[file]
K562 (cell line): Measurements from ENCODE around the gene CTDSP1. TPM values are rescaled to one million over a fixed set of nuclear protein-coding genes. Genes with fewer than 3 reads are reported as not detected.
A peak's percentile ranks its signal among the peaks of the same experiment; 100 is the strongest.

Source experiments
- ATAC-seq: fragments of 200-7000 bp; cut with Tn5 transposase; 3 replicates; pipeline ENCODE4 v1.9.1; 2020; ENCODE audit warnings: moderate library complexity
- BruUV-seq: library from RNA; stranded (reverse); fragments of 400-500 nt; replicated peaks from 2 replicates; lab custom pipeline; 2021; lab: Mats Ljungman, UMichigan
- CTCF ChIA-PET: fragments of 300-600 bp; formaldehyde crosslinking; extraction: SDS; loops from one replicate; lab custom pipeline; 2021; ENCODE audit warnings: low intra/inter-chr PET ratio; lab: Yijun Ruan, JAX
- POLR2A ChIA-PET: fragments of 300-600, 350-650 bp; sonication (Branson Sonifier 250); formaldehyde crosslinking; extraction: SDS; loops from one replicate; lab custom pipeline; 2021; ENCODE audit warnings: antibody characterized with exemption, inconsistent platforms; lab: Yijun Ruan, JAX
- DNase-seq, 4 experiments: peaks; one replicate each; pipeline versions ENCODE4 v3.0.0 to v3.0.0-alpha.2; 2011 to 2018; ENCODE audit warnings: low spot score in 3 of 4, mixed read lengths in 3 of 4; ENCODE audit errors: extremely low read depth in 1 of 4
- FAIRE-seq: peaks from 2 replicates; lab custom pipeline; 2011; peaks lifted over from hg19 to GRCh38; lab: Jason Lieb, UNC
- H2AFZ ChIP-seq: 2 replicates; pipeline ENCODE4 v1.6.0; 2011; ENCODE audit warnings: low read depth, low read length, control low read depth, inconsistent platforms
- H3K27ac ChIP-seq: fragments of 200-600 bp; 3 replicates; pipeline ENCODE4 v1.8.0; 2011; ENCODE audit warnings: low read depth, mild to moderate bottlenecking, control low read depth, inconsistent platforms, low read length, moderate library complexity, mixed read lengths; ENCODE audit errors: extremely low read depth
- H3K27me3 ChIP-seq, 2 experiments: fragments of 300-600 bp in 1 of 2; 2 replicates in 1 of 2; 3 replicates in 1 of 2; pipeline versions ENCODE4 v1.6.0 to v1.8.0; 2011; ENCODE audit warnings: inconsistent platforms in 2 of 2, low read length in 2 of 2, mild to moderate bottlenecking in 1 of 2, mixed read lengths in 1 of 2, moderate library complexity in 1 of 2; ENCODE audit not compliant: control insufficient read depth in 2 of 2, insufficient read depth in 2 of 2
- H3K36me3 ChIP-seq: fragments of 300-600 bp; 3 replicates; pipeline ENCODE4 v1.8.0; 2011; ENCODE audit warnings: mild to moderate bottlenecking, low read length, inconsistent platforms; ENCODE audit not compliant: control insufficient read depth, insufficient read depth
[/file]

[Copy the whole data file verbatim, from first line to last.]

K562 (cell line): Measurements from ENCODE around the gene CTDSP1. TPM values are rescaled to one million over a fixed set of nuclear protein-coding genes. Genes with fewer than 3 reads are reported as not detected.
A peak's percentile ranks its signal among the peaks of the same experiment; 100 is the strongest.

Source experiments
- ATAC-seq: fragments of 200-7000 bp; cut with Tn5 transposase; 3 replicates; pipeline ENCODE4 v1.9.1; 2020; ENCODE audit warnings: moderate library complexity
- BruUV-seq: library from RNA; stranded (reverse); fragments of 400-500 nt; replicated peaks from 2 replicates; lab custom pipeline; 2021; lab: Mats Ljungman, UMichigan
- CTCF ChIA-PET: fragments of 300-600 bp; formaldehyde crosslinking; extraction: SDS; loops from one replicate; lab custom pipeline; 2021; ENCODE audit warnings: low intra/inter-chr PET ratio; lab: Yijun Ruan, JAX
- POLR2A ChIA-PET: fragments of 300-600, 350-650 bp; sonication (Branson Sonifier 250); formaldehyde crosslinking; extraction: SDS; loops from one replicate; lab custom pipeline; 2021; ENCODE audit warnings: antibody characterized with exemption, inconsistent platforms; lab: Yijun Ruan, JAX
- DNase-seq, 4 experiments: peaks; one replicate each; pipeline versions ENCODE4 v3.0.0 to v3.0.0-alpha.2; 2011 to 2018; ENCODE audit warnings: low spot score in 3 of 4, mixed read lengths in 3 of 4; ENCODE audit errors: extremely low read depth in 1 of 4
- FAIRE-seq: peaks from 2 replicates; lab custom pipeline; 2011; peaks lifted over from hg19 to GRCh38; lab: Jason Lieb, UNC
- H2AFZ ChIP-seq: 2 replicates; pipeline ENCODE4 v1.6.0; 2011; ENCODE audit warnings: low read depth, low read length, control low read depth, inconsistent platforms
- H3K27ac ChIP-seq: fragments of 200-600 bp; 3 replicates; pipeline ENCODE4 v1.8.0; 2011; ENCODE audit warnings: low read depth, mild to moderate bottlenecking, control low read depth, inconsistent platforms, low read length, moderate library complexity, mixed read lengths; ENCODE audit errors: extremely low read depth
- H3K27me3 ChIP-seq, 2 experiments: fragments of 300-600 bp in 1 of 2; 2 replicates in 1 of 2; 3 replicates in 1 of 2; pipeline versions ENCODE4 v1.6.0 to v1.8.0; 2011; ENCODE audit warnings: inconsistent platforms in 2 of 2, low read length in 2 of 2, mild to moderate bottlenecking in 1 of 2, mixed read lengths in 1 of 2, moderate library complexity in 1 of 2; ENCODE audit not compliant: control insufficient read depth in 2 of 2, insufficient read depth in 2 of 2
- H3K36me3 ChIP-seq: fragments of 300-600 bp; 3 replicates; pipeline ENCODE4 v1.8.0; 2011; ENCODE audit warnings: mild to moderate bottlenecking, low read length, inconsistent platforms; ENCODE audit not compliant: control insufficient read depth, insufficient read depth